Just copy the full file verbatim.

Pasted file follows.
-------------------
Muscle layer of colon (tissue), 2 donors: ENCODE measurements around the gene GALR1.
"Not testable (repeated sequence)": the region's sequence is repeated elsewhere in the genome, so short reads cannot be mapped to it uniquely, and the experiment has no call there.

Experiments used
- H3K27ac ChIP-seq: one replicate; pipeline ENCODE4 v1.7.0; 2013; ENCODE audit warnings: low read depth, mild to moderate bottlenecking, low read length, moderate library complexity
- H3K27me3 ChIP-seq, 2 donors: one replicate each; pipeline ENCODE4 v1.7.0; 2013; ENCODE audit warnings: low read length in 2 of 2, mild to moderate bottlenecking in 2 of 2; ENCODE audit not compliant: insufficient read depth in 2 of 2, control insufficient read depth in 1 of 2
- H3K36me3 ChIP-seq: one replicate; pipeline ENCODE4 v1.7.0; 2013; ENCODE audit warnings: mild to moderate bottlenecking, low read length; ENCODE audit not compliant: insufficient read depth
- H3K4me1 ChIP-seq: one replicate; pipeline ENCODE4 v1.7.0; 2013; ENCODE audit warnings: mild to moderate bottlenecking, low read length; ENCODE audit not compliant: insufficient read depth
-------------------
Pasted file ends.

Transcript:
Muscle layer of colon (tissue), 2 donors: ENCODE measurements around the gene GALR1.
"Not testable (repeated sequence)": the region's sequence is repeated elsewhere in the genome, so short reads cannot be mapped to it uniquely, and the experiment has no call there.

Experiments used
- H3K27ac ChIP-seq: one replicate; pipeline ENCODE4 v1.7.0; 2013; ENCODE audit warnings: low read depth, mild to moderate bottlenecking, low read length, moderate library complexity
- H3K27me3 ChIP-seq, 2 donors: one replicate each; pipeline ENCODE4 v1.7.0; 2013; ENCODE audit warnings: low read length in 2 of 2, mild to moderate bottlenecking in 2 of 2; ENCODE audit not compliant: insufficient read depth in 2 of 2, control insufficient read depth in 1 of 2
- H3K36me3 ChIP-seq: one replicate; pipeline ENCODE4 v1.7.0; 2013; ENCODE audit warnings: mild to moderate bottlenecking, low read length; ENCODE audit not compliant: insufficient read depth
- H3K4me1 ChIP-seq: one replicate; pipeline ENCODE4 v1.7.0; 2013; ENCODE audit warnings: mild to moderate bottlenecking, low read length; ENCODE audit not compliant: insufficient read depth